Admittedly, the war can be defined as a continuing activity of humanity since people have been fighting since pre-historic times. Of course, the technology development led to the development of new types of weapon and new strategies for combats. However, in the end of the twentieth century and the beginning of the twenty-first century the war obtained absolutely new form. This new form was called terrorism.
Thus, whereas several centuries ago warfare involved mainly military people, nowadays many civilians become victims of terrorism. In this perspective, any state has to look for the most appropriate ways to defend its people, which is the major of any country. Since terrorist attacks take place in public places like airports, ports, train stations, subway it was decided to implement certain security program to make such places safe.
For instance, after “9/11, the U.S. Congress opted for a higher level of security” and created the Transportation Security Administration (TSA) “to produce security via screening of passengers and baggage” (Seidenstat and Splane 7). According to Darrin Kayser, TSA spokesman, the program has been “a success” so far (Hanson 18). The effectiveness of the system in airports led to its implementation in ports, train stations, underground, etc. Nevertheless, as any other program, TSA screening evoked certain opposition.
For instance, some people argue that the screening is quite time-consuming and causes much inconveniency to travelers, it can violate basic human rights and it can also be harmful to human health. However, at closer look these arguments are irrelevant since even though there can be minor inconvenience the advantage of complete travelers’ security cannot be overestimated.
Admittedly, one of the most tragic events in the history of the United States (Twin Towers attack) became a potent stimulus to reconsider the issue of security in the area of transportation. For instance, port security programs were also launched (Haveman, Shatz and Vilchis 4). Of course, to evaluate the effectiveness of the TSA program it is important to understand the way it works.
Thus, the program uses walk-through portals which detect “trace amounts of explosives” (Hanson 18). Basically, it takes each traveler about thirty seconds to pass the procedure since while the traveler walks through the portal his/her baggage is also screened (Hanson 18). It is also necessary to point out that not only terrorist attacks can be prevented with the help of the system since other dangers can be traced with the help of TSA screening.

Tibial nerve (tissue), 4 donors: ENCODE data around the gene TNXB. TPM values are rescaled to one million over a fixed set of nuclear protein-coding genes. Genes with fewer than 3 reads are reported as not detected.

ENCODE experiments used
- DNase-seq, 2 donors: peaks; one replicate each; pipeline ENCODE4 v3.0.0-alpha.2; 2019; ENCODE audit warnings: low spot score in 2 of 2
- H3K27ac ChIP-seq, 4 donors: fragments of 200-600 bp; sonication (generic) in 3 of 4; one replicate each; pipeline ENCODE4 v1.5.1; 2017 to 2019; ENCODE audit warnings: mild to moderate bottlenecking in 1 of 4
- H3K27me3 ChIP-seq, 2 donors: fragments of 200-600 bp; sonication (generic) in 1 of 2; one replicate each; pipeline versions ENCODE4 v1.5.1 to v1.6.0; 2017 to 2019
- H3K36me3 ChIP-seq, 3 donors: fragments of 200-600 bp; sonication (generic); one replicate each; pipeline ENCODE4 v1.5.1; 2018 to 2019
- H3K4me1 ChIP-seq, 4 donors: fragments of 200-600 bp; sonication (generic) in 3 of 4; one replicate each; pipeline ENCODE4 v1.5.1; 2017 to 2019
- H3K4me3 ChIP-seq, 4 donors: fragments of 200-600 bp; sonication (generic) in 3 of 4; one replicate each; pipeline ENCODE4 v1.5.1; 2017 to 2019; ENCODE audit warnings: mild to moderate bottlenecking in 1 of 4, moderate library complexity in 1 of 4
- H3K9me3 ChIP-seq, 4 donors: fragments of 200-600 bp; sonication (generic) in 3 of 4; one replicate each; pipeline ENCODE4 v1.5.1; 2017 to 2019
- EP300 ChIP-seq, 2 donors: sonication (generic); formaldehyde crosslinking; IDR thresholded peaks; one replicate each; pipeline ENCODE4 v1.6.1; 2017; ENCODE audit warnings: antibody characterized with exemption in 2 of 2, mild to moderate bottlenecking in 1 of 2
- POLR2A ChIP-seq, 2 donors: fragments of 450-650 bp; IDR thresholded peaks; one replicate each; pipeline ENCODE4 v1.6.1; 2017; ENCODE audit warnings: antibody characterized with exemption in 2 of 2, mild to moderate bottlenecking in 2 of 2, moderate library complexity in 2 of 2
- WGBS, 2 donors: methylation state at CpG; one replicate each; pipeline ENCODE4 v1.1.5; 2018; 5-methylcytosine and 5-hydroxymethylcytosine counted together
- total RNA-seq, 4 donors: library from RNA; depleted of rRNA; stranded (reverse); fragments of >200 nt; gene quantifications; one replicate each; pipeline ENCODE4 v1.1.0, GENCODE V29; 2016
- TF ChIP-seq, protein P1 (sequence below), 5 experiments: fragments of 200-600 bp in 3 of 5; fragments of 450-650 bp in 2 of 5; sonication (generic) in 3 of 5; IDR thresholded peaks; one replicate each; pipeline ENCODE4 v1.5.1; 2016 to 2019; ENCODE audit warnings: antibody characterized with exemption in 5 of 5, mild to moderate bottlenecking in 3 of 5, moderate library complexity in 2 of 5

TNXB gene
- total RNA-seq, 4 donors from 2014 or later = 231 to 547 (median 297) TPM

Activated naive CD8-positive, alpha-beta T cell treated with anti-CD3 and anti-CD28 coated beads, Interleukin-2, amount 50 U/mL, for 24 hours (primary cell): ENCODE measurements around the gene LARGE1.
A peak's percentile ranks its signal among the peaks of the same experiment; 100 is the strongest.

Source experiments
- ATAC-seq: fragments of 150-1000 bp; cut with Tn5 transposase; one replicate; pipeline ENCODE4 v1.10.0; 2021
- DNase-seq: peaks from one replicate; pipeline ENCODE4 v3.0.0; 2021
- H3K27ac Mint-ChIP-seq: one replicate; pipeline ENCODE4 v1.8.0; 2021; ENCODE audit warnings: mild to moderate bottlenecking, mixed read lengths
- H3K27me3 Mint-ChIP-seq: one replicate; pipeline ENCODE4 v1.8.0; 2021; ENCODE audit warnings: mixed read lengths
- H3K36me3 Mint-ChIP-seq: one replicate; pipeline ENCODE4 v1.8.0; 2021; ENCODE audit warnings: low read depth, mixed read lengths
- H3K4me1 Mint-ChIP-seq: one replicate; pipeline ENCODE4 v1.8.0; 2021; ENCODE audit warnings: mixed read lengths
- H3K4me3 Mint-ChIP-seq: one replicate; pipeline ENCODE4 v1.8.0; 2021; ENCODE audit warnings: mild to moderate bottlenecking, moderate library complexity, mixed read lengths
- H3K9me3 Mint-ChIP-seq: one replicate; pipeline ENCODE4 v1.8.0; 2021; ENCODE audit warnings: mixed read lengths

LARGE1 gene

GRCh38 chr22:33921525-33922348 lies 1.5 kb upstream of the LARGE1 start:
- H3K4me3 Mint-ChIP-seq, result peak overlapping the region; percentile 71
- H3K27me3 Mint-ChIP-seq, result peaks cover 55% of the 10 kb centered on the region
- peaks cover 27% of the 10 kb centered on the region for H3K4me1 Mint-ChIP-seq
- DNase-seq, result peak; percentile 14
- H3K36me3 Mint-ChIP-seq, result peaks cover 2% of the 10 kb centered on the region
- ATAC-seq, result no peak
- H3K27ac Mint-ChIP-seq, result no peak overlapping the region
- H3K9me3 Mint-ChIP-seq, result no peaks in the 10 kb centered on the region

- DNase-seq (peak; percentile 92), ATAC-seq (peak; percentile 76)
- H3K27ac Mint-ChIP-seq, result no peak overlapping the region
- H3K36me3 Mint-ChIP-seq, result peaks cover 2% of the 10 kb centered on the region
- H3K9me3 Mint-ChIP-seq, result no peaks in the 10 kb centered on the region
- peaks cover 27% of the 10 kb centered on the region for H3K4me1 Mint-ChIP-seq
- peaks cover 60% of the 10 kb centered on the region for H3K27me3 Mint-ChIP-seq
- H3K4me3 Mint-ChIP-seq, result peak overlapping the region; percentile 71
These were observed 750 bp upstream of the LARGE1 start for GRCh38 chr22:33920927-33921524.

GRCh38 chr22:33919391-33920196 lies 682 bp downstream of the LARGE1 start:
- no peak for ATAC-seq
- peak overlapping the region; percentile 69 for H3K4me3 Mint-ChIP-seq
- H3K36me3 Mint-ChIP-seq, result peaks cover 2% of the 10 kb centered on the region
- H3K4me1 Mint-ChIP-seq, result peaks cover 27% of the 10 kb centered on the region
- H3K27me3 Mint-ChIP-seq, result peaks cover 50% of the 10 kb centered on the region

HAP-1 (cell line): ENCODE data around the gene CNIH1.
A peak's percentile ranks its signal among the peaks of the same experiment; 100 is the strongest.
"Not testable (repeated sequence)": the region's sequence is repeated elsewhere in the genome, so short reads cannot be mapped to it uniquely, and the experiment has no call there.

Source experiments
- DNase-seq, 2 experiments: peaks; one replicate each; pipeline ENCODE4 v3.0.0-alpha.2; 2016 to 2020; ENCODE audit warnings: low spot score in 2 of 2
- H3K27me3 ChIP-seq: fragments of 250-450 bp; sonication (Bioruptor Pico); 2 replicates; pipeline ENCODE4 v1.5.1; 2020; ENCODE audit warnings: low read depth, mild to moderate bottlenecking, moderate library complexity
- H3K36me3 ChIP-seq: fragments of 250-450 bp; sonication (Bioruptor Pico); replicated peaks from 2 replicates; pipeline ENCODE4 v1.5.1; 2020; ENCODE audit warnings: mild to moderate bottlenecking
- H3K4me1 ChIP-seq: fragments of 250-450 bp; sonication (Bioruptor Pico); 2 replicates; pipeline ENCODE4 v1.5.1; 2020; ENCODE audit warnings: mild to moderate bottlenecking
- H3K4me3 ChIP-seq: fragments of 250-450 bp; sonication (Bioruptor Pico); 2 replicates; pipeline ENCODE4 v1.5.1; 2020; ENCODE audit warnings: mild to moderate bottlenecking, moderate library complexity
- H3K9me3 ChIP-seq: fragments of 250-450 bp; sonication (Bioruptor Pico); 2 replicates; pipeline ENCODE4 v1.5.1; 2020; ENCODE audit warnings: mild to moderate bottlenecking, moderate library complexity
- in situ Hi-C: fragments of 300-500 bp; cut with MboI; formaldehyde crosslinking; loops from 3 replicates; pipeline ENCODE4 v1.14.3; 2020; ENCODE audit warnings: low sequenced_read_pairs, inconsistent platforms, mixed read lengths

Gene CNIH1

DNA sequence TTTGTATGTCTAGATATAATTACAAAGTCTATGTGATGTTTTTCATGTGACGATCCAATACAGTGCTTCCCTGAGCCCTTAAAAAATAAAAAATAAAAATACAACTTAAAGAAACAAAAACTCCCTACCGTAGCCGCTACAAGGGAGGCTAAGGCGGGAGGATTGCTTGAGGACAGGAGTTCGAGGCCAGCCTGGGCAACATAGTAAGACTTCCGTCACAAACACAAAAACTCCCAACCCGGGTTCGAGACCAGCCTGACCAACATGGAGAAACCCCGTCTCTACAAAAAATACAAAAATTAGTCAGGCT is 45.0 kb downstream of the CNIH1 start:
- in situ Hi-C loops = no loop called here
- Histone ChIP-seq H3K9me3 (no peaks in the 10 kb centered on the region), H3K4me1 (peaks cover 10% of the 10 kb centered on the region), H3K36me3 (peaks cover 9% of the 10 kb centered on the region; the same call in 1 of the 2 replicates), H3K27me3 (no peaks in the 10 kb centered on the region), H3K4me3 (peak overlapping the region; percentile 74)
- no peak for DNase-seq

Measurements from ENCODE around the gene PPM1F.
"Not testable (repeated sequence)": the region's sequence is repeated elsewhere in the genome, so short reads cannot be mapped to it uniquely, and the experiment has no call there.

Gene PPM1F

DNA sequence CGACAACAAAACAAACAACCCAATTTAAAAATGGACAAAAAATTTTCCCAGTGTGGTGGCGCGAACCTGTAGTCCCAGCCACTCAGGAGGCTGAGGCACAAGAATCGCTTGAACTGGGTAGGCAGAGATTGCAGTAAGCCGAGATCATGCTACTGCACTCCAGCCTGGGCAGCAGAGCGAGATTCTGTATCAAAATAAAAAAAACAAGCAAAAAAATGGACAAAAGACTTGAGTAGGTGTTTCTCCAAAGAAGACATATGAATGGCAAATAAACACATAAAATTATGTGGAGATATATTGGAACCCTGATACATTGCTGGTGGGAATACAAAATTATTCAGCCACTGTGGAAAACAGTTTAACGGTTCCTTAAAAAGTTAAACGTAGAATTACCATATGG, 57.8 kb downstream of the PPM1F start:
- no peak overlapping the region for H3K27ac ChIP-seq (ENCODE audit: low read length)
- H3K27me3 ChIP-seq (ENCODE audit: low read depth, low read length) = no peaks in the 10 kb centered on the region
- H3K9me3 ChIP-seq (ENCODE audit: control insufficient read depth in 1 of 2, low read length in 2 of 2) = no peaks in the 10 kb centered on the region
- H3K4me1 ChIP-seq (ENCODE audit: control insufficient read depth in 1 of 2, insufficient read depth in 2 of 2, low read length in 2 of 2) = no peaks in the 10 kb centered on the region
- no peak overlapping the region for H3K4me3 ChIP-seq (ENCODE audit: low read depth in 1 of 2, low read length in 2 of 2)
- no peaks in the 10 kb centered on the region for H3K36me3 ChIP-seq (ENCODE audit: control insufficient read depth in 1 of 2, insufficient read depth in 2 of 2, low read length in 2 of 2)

For instance, not only explosives but other types of weapons can be detected. The system is also effective since it not only traces but actually prevents many crimes since terrorists and criminals are well aware of the security measures which are established at the majority of such places as airports, train stations, etc. Thus, they cannot simply commit their crimes in such places, and what is more, they cannot travel with their weapon on board.
Thus, only terrorists and criminals face the major inconvenience which prevents them from realizing their inhumane acts. Of course, it is necessary to admit that there are cases when terrorists or criminals use some sophisticated types of weapon which some system can miss. Nevertheless, the number of such cases is insignificant so the TSA screening fulfills its central objective to secure travelers.
In spite of vivid advantages of the TSA screening some people tend to concentrate on possible threats for people’s health claiming that radiation which travelers are exposed to while being screened is very harmful and can even cause cancer.
Nevertheless, the recent researches proved that “the current millimeter wave machines produce no radiation” (Poole). There is no need to add that the risk of immediate death because of the terrorist attack is much higher than the risk of having health problems due to the exposure to insignificant amount of radiation.
Fortunately, people assess the risks correctly and prefer 30 seconds of screening to constant fear of disguised terrorists with explosives in their bags or underwear. Moreover, the development of technology enables to create detecting devices which produce minimum or no radiation at all. Thus, the argument that TSA screening is harmful for people is absolutely inconsistent.
Apart from health problems many people claim that TSA program has too large budget. They argue that money could be spent more effectively since it is possible to reduce the number of people involved in the program, reduce the amount of technology used and of course, spend less money on staff training (Seidenstat and Splane 267).